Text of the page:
This is a difficult question for me to answer concisely. When significant identifiable developments in my thinking have occurred, I was usually reading several works by several authors. I often read multiple books simultaneously, so I find developments in my thinking often to result from the experience of engaging with books together to a greater degree than engagement with single works. I have also tended to focus on extensive reading and engagement with specialized works in order to be able to present what a specialist in each minor area I discuss would consider accurate, but I would benefit from more attention to “big pictures” and “frameworks.” That being said, I think my work on christology can justifiably be placed into the neue religionsgeschichtliche Schule and shows the influence of other Early High Christology researchers.

Do you have any publications we can showcase?

Proclaiming the Judge of the Living and the Dead: The Christological Significance of Judgment in Acts 10 and 17, Wissenschaftliche Untersuchungen zum Neuen Testament, 2nd ser., 494 (Tübingen: Mohr Siebeck, 2019).

Kai Akagi, “The Treatise of the Vessels (Massekhet Kelim) and Traditions concerning Eden and the Gold of Parvaim,” Journal for the Study of the Pseudepigrapha 29.3 (10 May 2020)(March issue): 184-196.

Kai Akagi, “Luke 1.49 and the Form of Isaiah in Luke: An Overlooked Allusion and the Problem of Assumed LXX,” Journal of Biblical Literature 138.1 (28 March 2019): 183-201.

Kai Akagi, “The Light from Galilee: The Narrative Function of Isaiah 8:23–9:6 in John 8:12,” Novum Testamentum 58.4 (16 September 2016): 380–393.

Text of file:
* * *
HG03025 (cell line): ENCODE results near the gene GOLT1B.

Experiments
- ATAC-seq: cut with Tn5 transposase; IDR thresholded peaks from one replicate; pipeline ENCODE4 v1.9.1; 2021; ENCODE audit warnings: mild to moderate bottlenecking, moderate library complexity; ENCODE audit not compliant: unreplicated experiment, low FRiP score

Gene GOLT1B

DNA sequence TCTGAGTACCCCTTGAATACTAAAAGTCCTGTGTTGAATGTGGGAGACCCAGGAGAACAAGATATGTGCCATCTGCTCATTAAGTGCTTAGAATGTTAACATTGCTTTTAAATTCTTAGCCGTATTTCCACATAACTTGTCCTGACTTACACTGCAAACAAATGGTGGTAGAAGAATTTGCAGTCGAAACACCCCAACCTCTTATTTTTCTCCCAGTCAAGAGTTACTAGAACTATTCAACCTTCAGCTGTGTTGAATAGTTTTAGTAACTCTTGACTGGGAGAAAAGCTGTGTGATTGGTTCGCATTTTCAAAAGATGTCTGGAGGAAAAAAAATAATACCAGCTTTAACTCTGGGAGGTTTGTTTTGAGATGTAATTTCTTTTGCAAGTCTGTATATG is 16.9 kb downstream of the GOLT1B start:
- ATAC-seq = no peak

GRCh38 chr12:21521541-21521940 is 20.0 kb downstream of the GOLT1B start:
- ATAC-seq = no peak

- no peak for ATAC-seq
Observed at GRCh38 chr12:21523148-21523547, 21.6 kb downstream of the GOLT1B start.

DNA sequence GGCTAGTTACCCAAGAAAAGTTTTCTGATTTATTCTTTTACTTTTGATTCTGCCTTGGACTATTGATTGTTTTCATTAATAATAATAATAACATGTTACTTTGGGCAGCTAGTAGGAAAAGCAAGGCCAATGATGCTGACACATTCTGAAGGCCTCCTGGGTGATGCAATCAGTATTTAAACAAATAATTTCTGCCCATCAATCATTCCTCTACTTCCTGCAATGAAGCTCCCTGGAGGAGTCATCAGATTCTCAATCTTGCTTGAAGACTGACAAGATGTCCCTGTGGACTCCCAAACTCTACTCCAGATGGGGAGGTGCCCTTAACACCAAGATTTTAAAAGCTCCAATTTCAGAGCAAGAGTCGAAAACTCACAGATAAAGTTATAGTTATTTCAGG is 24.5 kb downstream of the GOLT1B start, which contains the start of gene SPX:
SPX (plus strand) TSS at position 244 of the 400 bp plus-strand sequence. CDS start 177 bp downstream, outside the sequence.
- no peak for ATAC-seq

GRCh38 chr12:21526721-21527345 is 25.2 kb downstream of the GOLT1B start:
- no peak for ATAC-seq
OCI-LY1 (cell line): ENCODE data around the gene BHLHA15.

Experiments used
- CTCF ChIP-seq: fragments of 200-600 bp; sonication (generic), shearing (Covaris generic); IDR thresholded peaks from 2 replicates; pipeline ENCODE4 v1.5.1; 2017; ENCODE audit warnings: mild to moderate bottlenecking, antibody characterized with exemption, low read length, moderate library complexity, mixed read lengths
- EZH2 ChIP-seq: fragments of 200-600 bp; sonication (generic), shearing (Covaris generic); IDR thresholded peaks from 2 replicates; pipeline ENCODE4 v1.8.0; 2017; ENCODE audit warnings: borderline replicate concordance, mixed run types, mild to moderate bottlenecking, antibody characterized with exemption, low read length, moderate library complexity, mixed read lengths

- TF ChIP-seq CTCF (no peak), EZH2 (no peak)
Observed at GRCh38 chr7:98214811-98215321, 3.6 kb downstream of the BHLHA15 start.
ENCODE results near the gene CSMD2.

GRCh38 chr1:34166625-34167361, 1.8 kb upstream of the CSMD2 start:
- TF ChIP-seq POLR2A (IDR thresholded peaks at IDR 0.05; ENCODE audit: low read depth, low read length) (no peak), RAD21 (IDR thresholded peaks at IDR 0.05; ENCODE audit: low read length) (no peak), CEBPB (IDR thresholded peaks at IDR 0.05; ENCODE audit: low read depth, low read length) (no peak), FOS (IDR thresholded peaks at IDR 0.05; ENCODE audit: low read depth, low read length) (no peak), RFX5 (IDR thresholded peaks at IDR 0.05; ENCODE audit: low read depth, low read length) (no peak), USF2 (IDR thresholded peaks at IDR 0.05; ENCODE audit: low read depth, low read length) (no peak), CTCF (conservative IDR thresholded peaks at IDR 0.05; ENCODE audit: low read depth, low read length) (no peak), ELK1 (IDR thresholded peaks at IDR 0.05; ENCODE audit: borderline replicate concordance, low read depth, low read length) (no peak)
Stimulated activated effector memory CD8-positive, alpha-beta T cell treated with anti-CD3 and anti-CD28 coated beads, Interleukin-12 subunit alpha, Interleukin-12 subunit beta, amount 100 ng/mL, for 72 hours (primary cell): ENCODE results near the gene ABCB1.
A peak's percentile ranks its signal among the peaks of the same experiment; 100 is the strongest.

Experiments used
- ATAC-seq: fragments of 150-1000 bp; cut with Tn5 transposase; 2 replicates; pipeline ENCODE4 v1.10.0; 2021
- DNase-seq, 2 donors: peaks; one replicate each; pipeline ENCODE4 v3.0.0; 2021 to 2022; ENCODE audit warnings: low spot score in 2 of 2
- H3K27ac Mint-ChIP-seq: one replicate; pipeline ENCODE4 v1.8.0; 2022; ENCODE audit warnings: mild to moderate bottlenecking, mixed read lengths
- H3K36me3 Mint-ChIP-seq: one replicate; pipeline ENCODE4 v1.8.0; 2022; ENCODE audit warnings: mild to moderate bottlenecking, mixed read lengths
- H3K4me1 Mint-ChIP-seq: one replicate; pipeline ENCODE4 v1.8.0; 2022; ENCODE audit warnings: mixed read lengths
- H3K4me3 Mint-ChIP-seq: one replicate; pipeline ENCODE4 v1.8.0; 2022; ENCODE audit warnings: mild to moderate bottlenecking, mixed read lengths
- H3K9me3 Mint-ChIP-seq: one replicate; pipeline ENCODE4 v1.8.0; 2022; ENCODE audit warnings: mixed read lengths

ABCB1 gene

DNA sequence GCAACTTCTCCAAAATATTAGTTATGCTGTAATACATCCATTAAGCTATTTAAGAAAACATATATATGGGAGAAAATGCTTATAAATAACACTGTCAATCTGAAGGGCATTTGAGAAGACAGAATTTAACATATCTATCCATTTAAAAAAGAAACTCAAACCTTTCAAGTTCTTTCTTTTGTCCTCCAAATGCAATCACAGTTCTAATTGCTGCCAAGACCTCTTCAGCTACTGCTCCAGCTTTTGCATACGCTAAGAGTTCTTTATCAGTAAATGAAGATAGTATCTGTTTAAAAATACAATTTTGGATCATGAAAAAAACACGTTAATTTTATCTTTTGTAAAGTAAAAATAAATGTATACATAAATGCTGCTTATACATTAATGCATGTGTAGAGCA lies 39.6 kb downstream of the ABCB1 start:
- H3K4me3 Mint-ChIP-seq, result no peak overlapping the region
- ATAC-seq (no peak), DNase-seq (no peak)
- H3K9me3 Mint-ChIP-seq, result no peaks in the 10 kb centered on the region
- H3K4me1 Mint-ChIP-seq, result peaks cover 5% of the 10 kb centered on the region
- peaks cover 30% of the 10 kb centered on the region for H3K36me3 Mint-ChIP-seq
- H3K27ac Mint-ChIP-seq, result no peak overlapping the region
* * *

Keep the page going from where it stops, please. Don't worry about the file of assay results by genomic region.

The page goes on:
Where can we follow you online?

I have been experimenting with tweeting at @kai_akagi. My Twitter feed is mostly research related, but I occasional make other personal posts.

If we ran into you at SBL/AAR and you didn’t want to talk about your field what would you want to talk about?

I love learning, including about fields besides my own. I would be happy to hear from you about your research. I also enjoy learning about fields outside of biblical studies, such as physics, chemistry (the class I most enjoyed in high school!), linguistics, cultural studies, philosophy, archaeology, AI, music, etc. On the other hand, I know very little about sports (except that I casually follow International Table Tennis Federation rankings!), television, and popular movies, so I do not tend to do well in conversations on those topics.

Other than your thesis, what research/writing project are you working on right now that you’re excited about?

I currently have a list of over 50 projects on which I am working or ideas on which I would like to write. I become intrigued and excited about things too easily.

>> Thank you so much, Dr. Akagi, for taking the time to share a bit about yourself and your work.

Are you a PhD student or Early Career Researcher working in Religion or Biblical Studies? If so, we’d like to hear from you. This website is dedicated solely to interviewing PhD students and ECRs on who they are, what they love about their work, and what has inspired them. If you’d like to be interviewed, head over to the Contact page and fill out the form. There’s no catch. Don’t be shy. Self-promotion is a virtue.